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Featured: Impact Voices
Private debt investors look for impact to reduce risk and lower costs. Hedge fund billionaire Marc Lasry recently made a splash on CNBC with the claim his $14 billion Avenue Capital is “finding huge opportunities” in impact investing. Significant: the opportunities are “especially on the credit side,” Lasry said, “where most people are doing impact on the equity side.” Lasry was flagging “private debt,” direct business lending from funds rather than banks. His comments likely sent many such investors googling “impact investing” to find chances to grow businesses and create jobs, as well as ways to mitigate risks, lower costs and grow their assets, Chloe Zhu writes in a guest post on ImpactAlpha.
Private debt’s discovery of impact investing is overdue. The private-debt boomlet that emerged from the 2008 financial crisis grew to a record $107 billion last year raised by hedge funds and other asset managers. Globally, many impact investment funds capitalize microfinance institutions in emerging markets. But few U.S. private debt funds have targeted impact; those that do collectively manage less than $1 billion. “It is time to realize the immense opportunity to apply an impact lens,” writes Zhu, herself a credit investor at White Oak Global Advisors in San Francisco. Her arguments: Impact strategies can reduce the risks of direct lending. Impact strategies can lower the cost of capital. And impact strategies can attract a new crop of investors.
Read, “Private debt investors look for impact – to reduce risk and lower costs” by Chloe Zhu on ImpactAlpha.
Dealflow: Follow the Money
Kresge and Rockefeller identify opportunity fund managers for grants and support. The two foundations, which have committed $25 million, have identified 20 opportunity fund managers with potential for “driving positive outcomes in low-income communities.” Some will receive grants; Kresge also is considering investments, likely in the form of guarantees, for some of the fund managers. Opportunity funds are vehicles for deploying capital into the new opportunity zones designated under the Investing in Opportunity Act in last year’s U.S. tax bill. Kresge and Rockefeller received more than 140 responses to their call for “mission-aligned” fund managers aiming to improve the lives of people in low-income communities, deliver returns to investors and “evaluate the impact of investments over time.” The foundations did not release the names of the organizations under consideration. What we know.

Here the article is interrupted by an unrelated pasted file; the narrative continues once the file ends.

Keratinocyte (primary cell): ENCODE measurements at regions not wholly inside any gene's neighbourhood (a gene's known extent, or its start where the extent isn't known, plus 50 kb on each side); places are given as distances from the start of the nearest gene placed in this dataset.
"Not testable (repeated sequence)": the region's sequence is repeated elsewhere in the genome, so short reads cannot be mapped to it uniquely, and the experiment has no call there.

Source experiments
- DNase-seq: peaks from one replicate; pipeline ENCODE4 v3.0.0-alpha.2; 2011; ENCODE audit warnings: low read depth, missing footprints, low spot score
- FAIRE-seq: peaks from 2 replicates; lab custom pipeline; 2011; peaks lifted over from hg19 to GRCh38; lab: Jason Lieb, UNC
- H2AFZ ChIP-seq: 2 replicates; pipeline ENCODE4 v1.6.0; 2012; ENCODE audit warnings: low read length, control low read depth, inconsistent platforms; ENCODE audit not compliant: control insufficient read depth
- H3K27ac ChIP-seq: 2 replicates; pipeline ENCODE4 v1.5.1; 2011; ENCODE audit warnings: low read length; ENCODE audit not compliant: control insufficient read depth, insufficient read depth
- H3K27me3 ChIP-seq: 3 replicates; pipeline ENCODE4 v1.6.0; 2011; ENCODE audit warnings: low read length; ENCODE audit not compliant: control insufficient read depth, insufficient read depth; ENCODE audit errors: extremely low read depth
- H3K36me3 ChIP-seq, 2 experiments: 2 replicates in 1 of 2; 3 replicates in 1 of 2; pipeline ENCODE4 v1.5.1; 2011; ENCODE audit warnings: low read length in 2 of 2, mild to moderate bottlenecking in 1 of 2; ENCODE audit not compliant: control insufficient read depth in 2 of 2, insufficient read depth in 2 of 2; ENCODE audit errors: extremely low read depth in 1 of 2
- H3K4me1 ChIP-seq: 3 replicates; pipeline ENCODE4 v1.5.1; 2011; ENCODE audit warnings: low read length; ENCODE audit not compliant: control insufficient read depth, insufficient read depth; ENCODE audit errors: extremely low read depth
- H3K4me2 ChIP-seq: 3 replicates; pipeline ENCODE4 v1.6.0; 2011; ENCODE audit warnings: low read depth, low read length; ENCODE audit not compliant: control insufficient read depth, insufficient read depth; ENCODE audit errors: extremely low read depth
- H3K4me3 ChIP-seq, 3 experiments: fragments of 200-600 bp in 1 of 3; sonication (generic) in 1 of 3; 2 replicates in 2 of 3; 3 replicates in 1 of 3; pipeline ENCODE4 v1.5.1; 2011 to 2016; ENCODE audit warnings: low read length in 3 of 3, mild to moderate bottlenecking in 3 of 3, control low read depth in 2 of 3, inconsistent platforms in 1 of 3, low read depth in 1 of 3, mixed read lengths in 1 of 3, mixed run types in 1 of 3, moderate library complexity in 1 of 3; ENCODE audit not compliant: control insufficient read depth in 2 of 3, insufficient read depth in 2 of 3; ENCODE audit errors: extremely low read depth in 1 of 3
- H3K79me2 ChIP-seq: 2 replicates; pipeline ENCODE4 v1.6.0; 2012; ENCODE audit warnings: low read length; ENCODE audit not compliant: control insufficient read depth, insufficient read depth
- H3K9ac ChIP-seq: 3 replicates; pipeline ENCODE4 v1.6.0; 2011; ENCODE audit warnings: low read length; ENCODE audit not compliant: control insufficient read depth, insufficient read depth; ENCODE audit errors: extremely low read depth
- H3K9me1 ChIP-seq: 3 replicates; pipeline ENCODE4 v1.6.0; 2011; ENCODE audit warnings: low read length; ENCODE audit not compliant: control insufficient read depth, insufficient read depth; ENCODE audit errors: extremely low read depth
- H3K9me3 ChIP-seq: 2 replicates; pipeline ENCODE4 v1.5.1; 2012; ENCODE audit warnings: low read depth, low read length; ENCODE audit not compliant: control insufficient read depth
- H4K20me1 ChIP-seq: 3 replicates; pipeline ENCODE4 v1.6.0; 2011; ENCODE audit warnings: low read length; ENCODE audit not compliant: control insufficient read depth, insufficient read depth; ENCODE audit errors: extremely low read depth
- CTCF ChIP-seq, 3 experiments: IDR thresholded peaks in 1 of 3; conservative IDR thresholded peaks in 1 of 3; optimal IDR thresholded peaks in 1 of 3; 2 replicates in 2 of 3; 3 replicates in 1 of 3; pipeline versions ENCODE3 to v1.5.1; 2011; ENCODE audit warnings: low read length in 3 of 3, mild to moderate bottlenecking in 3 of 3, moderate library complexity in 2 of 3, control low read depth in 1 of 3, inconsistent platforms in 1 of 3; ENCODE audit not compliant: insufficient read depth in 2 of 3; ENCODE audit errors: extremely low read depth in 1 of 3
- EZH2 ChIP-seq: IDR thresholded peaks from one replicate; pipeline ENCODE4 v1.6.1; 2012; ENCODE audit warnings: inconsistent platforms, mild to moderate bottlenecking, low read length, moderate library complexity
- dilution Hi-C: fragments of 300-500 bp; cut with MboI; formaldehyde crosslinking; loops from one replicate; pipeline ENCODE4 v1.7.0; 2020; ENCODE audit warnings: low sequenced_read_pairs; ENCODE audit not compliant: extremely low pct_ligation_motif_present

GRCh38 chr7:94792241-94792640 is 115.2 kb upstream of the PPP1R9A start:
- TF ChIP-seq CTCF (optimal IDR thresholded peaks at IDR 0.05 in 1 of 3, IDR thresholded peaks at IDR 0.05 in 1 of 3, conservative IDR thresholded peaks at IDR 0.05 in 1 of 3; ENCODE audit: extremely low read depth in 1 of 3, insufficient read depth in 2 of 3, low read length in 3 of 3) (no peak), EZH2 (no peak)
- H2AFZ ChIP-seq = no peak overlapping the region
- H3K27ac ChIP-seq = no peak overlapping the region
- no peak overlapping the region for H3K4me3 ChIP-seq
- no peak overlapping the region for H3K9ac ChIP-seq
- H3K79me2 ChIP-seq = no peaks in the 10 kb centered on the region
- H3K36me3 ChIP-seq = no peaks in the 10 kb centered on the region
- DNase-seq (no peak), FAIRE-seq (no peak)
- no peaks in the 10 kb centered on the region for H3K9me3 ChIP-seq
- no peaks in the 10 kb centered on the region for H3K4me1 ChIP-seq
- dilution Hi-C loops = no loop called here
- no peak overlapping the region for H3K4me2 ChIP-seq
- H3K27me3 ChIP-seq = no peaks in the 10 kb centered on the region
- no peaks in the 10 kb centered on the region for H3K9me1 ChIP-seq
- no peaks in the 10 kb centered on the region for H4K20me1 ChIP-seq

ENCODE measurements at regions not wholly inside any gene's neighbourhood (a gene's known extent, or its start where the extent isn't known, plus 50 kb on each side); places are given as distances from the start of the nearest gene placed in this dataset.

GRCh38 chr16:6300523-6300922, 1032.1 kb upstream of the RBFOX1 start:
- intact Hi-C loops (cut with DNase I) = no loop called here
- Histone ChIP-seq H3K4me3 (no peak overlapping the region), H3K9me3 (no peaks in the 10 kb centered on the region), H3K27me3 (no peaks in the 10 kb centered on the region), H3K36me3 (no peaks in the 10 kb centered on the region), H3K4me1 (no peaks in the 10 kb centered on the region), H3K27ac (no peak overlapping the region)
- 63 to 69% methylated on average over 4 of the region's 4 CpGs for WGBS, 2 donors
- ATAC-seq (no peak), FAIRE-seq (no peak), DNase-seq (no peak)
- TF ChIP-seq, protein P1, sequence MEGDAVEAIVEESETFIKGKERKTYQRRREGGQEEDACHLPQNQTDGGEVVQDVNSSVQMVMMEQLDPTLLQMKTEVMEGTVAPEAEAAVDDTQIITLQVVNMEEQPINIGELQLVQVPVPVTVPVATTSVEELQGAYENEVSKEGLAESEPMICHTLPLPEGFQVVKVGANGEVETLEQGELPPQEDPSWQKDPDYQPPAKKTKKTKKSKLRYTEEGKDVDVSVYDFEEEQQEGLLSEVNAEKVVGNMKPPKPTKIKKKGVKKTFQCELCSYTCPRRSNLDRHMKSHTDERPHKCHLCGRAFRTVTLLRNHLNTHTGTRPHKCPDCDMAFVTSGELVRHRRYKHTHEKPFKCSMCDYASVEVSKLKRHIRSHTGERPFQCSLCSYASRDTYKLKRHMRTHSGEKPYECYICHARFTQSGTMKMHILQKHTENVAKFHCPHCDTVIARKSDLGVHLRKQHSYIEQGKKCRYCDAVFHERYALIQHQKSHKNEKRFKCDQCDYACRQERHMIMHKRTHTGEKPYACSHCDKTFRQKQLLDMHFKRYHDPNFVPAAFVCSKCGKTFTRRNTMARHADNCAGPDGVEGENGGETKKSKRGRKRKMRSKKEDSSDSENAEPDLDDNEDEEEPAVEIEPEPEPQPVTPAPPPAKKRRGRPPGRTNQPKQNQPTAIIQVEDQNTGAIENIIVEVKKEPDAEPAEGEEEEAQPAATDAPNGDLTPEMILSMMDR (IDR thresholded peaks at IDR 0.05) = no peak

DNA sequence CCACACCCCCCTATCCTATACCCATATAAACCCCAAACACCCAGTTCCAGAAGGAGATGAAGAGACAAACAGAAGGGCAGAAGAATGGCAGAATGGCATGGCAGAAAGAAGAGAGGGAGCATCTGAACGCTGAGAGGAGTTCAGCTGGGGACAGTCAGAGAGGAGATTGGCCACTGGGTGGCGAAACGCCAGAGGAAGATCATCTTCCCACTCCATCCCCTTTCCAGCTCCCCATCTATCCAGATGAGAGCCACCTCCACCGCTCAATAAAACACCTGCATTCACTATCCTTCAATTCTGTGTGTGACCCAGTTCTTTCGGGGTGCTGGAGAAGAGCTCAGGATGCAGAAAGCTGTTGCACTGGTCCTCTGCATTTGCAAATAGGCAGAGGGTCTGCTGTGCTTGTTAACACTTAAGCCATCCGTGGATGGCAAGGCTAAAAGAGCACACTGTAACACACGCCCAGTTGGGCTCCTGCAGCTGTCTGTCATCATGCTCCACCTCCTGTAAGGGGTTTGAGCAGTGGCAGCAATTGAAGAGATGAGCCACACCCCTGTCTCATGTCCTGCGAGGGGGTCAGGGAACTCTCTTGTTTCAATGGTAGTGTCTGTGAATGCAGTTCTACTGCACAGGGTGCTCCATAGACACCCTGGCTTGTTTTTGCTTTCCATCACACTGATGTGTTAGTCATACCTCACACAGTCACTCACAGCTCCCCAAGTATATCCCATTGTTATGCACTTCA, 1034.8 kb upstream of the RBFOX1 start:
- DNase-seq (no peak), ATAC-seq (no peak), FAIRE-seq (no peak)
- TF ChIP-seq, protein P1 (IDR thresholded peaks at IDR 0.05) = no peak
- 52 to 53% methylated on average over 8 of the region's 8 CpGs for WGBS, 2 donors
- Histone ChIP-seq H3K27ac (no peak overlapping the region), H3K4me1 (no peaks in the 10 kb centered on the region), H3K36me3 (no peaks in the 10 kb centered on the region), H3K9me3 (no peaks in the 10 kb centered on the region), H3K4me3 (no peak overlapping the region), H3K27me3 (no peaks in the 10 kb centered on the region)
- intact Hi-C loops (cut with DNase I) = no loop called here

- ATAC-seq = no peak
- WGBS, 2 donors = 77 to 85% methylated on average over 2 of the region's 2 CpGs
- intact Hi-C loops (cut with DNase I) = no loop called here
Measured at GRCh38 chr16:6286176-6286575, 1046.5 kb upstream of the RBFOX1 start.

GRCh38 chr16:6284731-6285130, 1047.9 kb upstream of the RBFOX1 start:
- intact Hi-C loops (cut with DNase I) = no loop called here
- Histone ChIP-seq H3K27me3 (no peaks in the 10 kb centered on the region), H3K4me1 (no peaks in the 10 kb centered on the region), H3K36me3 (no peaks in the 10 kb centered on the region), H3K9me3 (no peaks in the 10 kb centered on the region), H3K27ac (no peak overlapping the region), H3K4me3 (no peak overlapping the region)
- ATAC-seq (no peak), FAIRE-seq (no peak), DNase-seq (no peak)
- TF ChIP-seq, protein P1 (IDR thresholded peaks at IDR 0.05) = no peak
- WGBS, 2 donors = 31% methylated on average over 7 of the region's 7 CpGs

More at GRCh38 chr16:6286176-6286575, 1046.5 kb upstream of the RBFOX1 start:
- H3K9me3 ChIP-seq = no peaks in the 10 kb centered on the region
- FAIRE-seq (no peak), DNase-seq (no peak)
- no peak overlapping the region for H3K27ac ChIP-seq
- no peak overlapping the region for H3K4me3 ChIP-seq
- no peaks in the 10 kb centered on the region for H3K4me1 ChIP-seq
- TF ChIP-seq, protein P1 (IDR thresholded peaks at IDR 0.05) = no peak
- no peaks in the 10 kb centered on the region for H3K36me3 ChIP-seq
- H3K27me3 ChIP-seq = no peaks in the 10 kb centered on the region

Signals: Ahead of the Curve
Bridging the gap in racial equity is investible. Investment vehicles designed to boost access to fair and decent work, housing and capital are proliferating. Harlem Capital, Backstage Capital, Kapor Capital and other firms are creating funds to put capital into the hands of minority entrepreneurs. Cornerstone Capital Group, which recently crossed the $1 billion mark in assets under management, has outlined a multi-asset, multi-impact sector investment strategy to advance racial equity.
- Access to capital. Fixed-income investments into community development finance institutions and community investment notes can support small business in low-income communities. Putting cash into black-owned banks and community banks enables lending in communities of color.
- Access to housing. The array of alternative investment vehicles that can expand access to housing includes affordable housing private-equity funds, community land trusts, co-op funds and more.
- Income inequality. Investments in public and private companies with policies and practices that support living wages, pay equity, strong diversity policies can create not only jobs, but good jobs.
Continue reading, “Bridging the gap in racial equity is investible,” by Roodgally Senatus on ImpactAlpha.
Agents of Impact: Follow the Talent
Mission Investors Exchange will explore the role of philanthropy in opportunity zones in an Oct. 4 webinar… Big Society Capital’s Good Finance initiative seeks a project manager… Global Partnerships is looking for a director of investment research and impact.
— September 17, 2018.